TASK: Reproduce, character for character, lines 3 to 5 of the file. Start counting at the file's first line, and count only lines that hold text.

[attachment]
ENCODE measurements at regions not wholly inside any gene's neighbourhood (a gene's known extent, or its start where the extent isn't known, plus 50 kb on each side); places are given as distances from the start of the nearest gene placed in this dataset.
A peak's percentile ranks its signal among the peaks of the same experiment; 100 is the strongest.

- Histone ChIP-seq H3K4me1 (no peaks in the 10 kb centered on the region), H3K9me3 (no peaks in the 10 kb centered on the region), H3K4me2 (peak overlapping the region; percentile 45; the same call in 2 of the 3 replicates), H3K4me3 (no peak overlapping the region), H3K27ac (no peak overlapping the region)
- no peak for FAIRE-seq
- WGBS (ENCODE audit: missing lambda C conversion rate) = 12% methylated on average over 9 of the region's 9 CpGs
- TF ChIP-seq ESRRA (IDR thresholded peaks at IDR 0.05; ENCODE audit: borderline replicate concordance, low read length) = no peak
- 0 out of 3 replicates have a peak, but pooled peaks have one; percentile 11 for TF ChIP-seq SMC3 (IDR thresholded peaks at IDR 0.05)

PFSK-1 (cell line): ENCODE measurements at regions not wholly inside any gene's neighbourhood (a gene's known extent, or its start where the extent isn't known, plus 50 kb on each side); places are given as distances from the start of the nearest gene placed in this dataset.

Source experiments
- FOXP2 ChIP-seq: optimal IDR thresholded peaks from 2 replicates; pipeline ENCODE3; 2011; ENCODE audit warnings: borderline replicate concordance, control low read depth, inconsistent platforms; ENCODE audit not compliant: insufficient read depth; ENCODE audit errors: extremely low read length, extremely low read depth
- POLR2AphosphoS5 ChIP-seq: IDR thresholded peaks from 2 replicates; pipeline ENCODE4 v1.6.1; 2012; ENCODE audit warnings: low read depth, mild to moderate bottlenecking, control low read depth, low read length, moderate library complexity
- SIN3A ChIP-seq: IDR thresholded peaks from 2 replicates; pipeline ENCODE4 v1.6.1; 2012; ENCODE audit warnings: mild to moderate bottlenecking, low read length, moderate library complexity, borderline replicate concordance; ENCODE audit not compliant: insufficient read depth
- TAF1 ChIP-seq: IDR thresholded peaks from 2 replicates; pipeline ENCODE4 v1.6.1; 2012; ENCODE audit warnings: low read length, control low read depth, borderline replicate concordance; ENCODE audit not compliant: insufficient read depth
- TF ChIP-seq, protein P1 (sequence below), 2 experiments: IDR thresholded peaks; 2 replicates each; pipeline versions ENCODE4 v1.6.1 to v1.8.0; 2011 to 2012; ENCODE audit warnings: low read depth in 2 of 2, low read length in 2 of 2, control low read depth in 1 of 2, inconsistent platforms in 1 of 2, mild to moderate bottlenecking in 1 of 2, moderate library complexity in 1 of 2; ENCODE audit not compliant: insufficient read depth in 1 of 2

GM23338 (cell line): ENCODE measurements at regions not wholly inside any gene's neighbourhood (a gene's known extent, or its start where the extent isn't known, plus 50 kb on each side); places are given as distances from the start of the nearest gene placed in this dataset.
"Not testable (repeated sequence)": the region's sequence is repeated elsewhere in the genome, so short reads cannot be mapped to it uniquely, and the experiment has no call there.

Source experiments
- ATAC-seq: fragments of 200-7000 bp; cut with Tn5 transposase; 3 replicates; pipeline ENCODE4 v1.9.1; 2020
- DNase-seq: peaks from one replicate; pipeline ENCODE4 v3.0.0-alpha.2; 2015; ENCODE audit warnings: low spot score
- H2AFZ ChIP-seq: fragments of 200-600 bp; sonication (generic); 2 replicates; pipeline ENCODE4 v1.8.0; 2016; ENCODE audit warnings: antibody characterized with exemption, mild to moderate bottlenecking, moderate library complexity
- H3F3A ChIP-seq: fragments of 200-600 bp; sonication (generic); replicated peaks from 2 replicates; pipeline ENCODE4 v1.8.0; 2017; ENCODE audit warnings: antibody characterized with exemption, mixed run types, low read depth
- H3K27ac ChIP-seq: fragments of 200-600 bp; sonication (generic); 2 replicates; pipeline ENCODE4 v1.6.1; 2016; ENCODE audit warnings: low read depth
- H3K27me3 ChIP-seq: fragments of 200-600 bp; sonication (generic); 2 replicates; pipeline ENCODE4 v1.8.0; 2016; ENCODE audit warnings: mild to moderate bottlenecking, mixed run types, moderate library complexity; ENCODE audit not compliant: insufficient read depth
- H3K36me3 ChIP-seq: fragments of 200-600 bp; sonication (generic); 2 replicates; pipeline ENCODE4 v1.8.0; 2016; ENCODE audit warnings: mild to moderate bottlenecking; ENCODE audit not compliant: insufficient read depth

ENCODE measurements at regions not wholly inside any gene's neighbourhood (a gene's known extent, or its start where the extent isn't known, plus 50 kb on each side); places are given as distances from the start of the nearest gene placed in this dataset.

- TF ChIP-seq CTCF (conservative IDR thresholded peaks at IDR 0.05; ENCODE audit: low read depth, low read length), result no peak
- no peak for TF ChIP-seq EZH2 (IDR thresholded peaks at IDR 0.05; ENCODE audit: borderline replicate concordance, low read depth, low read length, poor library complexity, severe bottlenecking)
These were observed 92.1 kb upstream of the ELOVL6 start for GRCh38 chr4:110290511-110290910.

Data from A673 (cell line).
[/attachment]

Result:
- Histone ChIP-seq H3K4me1 (no peaks in the 10 kb centered on the region), H3K9me3 (no peaks in the 10 kb centered on the region), H3K4me2 (peak overlapping the region; percentile 45; the same call in 2 of the 3 replicates), H3K4me3 (no peak overlapping the region), H3K27ac (no peak overlapping the region)
- no peak for FAIRE-seq
- WGBS (ENCODE audit: missing lambda C conversion rate) = 12% methylated on average over 9 of the region's 9 CpGs